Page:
National Park Service Units of the Midwest: The Great Plains States

Just because my second child is due in about two months doesn’t mean I’m not constantly thinking about travel. Assuming that the baby and I are both healthy, The Working Dad and I are trying to figure into my maternity leave as much travel as possible. When we do hit the road later this summer with an already-four-year-old and a newborn, we know we won’t venture too far from home. Thinking about all the nearby places we’ve yet to visit, I figured it was the perfect time for me to complete the feature I started last year and give you National Park Service Units of the Midwest: The Great Plains States.

Iowa: Effigy Mounds National Monument

Thirty-one earthen mounds in the shape of animals are preserved along the Upper Mississippi River in northeastern Iowa at Effigy Mounds National Monument. The mounds are considered sacred, especially by the Monument’s twelve affiliated Native American tribes. In addition to the mounds in the form of bears and birds, the park also offers fourteen miles of hiking trails and eighty-one acres of prairie. There are no paved automobile roads in the park. All access is via walking/hiking.

Missouri: Jefferson National Expansion Memorial117818946_e51c5e56e5_o

The Memorial celebrates the Westward Expansion of the United States during the nineteenth century. Located in St. Louis along the Mississippi River, the memorial consists of a ninety-one-acre park, the Museum of Westward Expansion, and – most notably – the Gateway Arch. I have visited the Memorial several times on my visits to St. Louis (one of my favorite cities to visit, by the way). A trip to the top of the Arch is well worth it but be forewarned: it’s not ideal for the claustrophobic. The little capsules that transport visitors to the top are – well, little. Do not skip the Museum of Westward Expansion and, if the weather is cooperating, spend some time walking or biking through the park and marveling at the Mighty Mississippi.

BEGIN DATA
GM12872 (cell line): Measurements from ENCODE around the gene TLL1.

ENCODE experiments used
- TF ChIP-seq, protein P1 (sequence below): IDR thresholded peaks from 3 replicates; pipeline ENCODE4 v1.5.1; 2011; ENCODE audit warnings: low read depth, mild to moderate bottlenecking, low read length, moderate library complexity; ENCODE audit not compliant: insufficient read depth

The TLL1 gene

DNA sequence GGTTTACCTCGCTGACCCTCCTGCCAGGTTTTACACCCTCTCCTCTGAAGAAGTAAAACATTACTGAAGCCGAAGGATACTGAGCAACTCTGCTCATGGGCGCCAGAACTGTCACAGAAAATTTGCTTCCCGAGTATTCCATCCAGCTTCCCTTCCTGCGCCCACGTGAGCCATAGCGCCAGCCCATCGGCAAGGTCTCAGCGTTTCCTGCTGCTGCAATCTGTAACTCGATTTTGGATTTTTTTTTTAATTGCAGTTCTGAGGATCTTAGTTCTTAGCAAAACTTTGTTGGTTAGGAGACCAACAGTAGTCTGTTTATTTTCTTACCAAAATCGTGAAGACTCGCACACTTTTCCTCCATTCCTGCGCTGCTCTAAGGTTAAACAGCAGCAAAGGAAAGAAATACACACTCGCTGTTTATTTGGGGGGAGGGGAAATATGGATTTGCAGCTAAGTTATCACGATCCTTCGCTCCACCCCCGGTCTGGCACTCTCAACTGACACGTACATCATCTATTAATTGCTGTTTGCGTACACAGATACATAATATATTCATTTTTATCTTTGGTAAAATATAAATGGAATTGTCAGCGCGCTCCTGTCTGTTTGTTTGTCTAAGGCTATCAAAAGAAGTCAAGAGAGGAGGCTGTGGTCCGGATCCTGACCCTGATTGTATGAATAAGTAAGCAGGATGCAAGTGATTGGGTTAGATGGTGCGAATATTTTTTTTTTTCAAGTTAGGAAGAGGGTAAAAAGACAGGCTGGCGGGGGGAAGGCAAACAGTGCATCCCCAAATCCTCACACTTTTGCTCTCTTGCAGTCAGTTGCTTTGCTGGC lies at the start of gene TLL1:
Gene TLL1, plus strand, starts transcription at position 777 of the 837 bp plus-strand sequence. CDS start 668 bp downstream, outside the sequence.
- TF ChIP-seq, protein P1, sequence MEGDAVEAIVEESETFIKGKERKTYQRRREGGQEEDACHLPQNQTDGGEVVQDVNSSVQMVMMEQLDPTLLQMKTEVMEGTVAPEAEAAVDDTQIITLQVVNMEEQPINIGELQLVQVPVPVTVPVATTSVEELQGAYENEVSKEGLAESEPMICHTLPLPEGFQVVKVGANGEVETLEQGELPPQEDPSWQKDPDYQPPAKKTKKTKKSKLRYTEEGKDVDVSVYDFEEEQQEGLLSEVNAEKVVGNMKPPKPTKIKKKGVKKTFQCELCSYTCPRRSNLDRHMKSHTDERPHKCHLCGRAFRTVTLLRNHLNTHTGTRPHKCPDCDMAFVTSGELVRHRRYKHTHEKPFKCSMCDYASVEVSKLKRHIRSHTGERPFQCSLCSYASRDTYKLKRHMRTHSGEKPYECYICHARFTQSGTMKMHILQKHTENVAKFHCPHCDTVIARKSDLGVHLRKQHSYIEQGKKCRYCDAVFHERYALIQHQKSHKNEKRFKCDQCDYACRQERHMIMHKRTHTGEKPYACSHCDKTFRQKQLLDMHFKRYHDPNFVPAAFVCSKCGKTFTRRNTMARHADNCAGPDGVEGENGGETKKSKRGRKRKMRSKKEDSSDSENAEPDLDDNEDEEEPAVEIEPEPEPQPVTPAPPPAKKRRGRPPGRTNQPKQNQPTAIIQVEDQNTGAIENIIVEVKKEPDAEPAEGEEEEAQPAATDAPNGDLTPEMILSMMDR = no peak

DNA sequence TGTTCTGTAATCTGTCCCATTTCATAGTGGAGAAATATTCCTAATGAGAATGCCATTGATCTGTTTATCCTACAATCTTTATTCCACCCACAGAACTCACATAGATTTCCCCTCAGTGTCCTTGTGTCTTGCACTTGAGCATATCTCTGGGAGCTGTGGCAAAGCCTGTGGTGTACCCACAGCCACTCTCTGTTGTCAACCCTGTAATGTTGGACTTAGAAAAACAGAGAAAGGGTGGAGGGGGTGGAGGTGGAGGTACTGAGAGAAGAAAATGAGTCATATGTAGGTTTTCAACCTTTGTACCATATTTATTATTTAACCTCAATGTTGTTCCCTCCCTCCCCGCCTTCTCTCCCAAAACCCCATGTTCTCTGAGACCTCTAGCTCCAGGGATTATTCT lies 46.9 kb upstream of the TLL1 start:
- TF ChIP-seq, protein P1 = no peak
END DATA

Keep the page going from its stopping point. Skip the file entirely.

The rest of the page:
North Dakota: Theodore Roosevelt National Park

This park is in the top three of my “must visit” list mainly because it’s named after former President Theodore Roosevelt, who was quite influential in the establishment of the National Park System. As a passionate conservationist, it’s only fitting that President T. Roosevelt has a park named after him and, as a big fan of his and of the National Parks, it’s only fitting that I pay a visit. The park is divided into three sections and covers a total of 110 miles. The park is open year-round, though some roads and attractions may be closed during winter months due to snow and ice (check conditions before your visit). There are three campgrounds in the park, as well as backcountry campsites; opportunities for fishing, canoeing, and kayaking on the Little Missouri River; and snowshoeing and cross-country skiing in winter. I need to get there – soon.

South Dakota: Wind Cave National Park

I can’t help but geek out over Wind Cave. It just looks so cool! It’s a giant underground cave containing almost 140 miles of explored passageways. Visitors can get subterranean and take part in ranger-guided walks through the cave system. Above ground, the park boasts the largest remaining natural mixed-grass prairie in the United States which is home to an abundance of wildlife and thirty miles of hiking trails. Like Effigy Mounds in Iowa and countless other spots in the United States, Wind Cave is a sacred place for many Native American tribes. The natural entrance to the cave gained the interest of early explorers and settlers who were intrigued by the changing direction of the wind passing through the opening. Today, we know this phenomenon as barometric wind. I know it as way cool.

Nebraska: Agate Fossil Beds National Monument

At the mere mention of “Nebraska”, many people make a funny face and say something like, “What’s in Nebraska?” or “Nebraska is boring!” But I imagine if you’re an archaeologist or paleontologist, Nebraska is so NOT boring, especially someplace like Agate Fossil Beds National Monument. There you will find a large collection of Miocene fossils (dating from about 23 million to 5 million years ago) of species such as Miohippus (prehistoric horse), Amphicyon (bear-dog), and Palaeocastor (land-living, burrowing beaver). There are interactive exhibits inside the Visitor Center/Museum, and short hiking trails outside.

Fossils. Rawr.

Fossils. Rawr.

Kansas: Brown v. Board of Education National Historic Site